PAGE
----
Birmingham Teacher

Lakoff & Johnson in Metaphors We Live By (1980 and 2003), state that “Our ordinary conceptual system, in terms of which we both think and act, is fundamentally metaphorical in nature.” They argue that our conceptual system is not something we’re normally aware of, but that one way to find out about our conceptual system is by looking at language. I have irreverently had a look at elements of our conceptual system in education before. I was fascinated and frustrated by the seemingly all-pervasive medicalised language in teaching. What I found was funny and interesting – and very revealing. You can find the blog post here. It’s an old post but the pathologic language still lingers in education like a cold sore. Tom Rees, Executive Director of School Leadership, Ambition Institute, explores the linguistic concepts associated with transformational leadership. You can find his blog here. I am interested in…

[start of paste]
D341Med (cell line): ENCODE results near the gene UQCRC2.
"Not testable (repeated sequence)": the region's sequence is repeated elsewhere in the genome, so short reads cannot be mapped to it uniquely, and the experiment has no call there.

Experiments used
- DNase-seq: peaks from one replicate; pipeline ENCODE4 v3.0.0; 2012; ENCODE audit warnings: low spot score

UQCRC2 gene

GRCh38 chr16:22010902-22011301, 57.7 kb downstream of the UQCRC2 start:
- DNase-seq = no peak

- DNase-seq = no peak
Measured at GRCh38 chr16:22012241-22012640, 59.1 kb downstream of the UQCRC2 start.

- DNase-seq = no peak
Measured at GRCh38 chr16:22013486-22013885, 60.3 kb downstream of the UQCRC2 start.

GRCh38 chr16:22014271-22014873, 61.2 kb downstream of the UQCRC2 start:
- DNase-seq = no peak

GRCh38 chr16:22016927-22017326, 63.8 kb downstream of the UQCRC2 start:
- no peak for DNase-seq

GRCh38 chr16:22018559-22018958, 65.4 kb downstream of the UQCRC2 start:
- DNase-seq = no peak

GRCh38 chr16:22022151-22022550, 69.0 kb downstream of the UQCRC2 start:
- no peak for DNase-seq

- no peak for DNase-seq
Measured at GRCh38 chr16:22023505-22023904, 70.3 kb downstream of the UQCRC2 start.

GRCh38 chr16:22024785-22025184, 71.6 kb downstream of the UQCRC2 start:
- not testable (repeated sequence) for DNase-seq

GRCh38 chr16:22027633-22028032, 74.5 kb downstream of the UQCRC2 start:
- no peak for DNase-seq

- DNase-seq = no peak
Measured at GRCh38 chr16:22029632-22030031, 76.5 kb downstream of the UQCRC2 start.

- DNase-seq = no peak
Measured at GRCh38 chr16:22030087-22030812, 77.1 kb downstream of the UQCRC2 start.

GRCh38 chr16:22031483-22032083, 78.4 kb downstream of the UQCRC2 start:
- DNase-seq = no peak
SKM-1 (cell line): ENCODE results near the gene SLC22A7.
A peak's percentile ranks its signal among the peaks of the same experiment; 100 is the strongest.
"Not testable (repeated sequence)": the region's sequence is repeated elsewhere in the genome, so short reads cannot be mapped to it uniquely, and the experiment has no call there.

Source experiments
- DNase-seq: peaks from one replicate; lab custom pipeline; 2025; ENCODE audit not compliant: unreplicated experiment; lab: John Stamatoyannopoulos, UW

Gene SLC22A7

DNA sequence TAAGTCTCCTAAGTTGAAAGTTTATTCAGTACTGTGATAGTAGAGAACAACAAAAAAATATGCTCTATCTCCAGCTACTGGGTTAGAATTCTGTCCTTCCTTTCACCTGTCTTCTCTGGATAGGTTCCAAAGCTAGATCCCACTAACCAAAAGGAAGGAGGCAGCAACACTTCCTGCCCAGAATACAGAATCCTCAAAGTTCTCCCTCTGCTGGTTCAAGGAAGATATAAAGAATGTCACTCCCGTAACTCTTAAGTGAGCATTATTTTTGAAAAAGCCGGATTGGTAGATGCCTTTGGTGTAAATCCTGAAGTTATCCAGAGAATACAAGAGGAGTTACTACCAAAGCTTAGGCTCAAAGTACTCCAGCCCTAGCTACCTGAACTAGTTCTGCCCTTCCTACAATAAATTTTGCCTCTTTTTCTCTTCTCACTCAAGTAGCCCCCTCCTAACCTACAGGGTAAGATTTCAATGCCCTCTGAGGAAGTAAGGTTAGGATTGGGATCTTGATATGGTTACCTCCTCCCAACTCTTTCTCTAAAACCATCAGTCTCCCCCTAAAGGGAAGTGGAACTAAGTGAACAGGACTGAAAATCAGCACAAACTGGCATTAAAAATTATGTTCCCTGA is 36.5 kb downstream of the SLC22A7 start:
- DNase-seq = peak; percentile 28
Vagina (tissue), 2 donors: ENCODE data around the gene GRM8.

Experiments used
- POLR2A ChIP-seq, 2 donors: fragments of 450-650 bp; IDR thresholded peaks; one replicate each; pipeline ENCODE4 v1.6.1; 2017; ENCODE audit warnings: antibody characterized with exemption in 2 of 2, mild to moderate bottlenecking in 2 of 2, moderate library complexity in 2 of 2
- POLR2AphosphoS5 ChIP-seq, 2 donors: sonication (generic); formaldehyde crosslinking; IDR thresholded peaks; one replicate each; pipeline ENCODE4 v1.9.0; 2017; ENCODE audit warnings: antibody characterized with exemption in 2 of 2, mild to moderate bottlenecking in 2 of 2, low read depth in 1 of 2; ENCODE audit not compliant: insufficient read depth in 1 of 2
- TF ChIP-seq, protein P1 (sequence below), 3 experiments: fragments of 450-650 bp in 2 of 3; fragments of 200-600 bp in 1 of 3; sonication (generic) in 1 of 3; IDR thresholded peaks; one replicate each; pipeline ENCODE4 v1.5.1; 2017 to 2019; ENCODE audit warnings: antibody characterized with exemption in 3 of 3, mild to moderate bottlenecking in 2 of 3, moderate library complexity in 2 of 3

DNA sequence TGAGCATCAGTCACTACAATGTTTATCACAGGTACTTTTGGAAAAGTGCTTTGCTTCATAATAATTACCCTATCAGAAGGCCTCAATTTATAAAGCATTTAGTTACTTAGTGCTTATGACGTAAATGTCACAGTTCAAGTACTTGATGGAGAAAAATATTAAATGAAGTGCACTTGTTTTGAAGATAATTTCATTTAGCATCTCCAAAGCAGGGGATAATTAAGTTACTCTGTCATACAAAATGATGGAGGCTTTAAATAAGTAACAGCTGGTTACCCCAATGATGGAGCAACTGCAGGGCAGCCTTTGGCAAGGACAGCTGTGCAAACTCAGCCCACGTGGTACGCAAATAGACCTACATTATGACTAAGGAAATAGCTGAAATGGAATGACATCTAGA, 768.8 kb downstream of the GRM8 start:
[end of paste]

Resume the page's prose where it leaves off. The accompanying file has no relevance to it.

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Blog of the Week: 27th March 2020 – Making meaning

Making meaning is the core principle in learning, on which all other principles build. Consequently, a lot has been said in education about how meaning making looks like in the classroom, what is meaningful learning, deep processing, transferable knowledge and how to achieve them. And yet it is also an elusive concept: the operational definition of ‘meaning’ is nontrivial and occasionally the importance of meaning is shadowed by other (also important) concepts in learning.

I wish to share here my operational conceptualization of ‘meaning making’, then highlight two instances where meaning is sometimes shadowed: when discussing Cognitive Load and Retrieval Practice, and altogether make the case for why we should consider meaning first.

What is ‘Meaning Making’?

Processing information meaningfully is known as the key factor to remembering learned information for the long-term, as was formulated by Craik and Lockhart (1972) in the …